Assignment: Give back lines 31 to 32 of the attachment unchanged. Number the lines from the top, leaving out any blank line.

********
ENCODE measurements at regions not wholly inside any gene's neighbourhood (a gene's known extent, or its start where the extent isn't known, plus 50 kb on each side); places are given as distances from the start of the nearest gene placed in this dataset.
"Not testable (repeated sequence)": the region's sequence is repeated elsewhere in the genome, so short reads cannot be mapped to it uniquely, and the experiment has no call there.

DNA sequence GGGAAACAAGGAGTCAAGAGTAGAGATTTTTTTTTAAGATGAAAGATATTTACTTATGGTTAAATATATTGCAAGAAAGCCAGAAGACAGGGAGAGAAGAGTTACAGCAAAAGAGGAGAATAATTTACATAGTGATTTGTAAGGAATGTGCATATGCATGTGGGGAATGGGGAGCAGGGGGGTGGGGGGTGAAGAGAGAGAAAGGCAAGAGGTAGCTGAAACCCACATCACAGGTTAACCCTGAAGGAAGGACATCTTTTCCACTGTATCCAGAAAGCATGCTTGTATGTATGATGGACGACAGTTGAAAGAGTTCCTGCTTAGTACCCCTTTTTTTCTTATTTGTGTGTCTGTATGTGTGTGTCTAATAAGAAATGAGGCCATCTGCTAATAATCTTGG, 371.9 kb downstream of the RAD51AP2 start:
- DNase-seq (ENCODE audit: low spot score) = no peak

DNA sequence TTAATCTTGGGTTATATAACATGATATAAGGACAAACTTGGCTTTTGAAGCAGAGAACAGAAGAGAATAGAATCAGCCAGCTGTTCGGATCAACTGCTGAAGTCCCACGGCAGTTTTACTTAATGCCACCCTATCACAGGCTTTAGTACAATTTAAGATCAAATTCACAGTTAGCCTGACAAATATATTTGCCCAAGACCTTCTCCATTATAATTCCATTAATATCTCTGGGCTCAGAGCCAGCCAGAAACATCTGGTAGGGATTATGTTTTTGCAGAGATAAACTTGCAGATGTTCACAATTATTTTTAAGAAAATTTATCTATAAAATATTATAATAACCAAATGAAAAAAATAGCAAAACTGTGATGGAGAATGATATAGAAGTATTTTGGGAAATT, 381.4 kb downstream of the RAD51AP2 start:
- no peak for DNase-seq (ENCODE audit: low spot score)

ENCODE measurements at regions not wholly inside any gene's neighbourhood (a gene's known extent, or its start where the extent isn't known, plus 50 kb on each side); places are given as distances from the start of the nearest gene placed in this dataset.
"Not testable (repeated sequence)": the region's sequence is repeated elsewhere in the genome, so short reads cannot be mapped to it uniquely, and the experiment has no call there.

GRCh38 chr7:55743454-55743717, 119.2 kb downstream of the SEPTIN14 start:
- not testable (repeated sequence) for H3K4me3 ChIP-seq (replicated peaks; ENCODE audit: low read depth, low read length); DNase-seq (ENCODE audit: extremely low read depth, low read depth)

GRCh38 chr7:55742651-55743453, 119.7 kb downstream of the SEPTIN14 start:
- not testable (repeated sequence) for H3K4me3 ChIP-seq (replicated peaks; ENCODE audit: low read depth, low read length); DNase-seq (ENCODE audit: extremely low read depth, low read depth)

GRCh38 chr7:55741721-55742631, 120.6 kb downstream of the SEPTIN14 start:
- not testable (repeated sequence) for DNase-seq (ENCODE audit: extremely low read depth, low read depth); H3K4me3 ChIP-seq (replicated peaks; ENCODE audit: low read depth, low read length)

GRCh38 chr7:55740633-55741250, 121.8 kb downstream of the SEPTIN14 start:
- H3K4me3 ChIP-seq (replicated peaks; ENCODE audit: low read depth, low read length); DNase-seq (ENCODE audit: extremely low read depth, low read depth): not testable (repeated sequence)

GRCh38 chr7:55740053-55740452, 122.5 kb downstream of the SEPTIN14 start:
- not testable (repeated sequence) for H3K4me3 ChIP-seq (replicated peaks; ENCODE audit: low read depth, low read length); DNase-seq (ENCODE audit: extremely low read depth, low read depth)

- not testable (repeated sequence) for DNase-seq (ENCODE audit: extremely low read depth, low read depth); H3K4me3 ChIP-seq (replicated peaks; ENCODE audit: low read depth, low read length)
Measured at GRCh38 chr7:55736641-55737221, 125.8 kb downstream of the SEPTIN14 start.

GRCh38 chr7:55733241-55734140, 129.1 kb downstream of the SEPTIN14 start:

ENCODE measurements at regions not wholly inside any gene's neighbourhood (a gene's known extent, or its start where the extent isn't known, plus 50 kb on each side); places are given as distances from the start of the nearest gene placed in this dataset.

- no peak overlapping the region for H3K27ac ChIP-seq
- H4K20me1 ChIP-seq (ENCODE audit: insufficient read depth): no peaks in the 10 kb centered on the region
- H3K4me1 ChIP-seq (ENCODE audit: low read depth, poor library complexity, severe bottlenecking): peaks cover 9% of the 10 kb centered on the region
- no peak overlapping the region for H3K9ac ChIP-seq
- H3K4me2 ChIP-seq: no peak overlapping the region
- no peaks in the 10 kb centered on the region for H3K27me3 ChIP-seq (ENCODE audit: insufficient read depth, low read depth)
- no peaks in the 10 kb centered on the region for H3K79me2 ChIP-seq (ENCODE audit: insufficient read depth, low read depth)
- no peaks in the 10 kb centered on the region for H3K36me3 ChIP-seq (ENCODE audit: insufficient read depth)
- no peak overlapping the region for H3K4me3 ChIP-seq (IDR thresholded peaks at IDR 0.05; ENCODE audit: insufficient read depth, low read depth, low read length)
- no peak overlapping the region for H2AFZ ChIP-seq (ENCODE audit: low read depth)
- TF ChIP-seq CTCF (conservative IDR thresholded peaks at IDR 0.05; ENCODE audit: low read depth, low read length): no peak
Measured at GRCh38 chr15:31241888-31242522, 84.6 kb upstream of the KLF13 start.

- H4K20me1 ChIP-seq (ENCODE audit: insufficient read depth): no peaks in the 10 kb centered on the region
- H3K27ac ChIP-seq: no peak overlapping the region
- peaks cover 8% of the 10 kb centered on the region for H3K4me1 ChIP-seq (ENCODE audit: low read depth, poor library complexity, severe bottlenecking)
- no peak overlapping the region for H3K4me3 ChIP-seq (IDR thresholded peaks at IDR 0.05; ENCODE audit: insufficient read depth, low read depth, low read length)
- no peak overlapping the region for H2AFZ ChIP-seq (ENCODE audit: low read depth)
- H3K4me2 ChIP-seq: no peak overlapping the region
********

- no peak overlapping the region for H3K4me3 ChIP-seq (IDR thresholded peaks at IDR 0.05; ENCODE audit: insufficient read depth, low read depth, low read length)
- no peak overlapping the region for H2AFZ ChIP-seq (ENCODE audit: low read depth)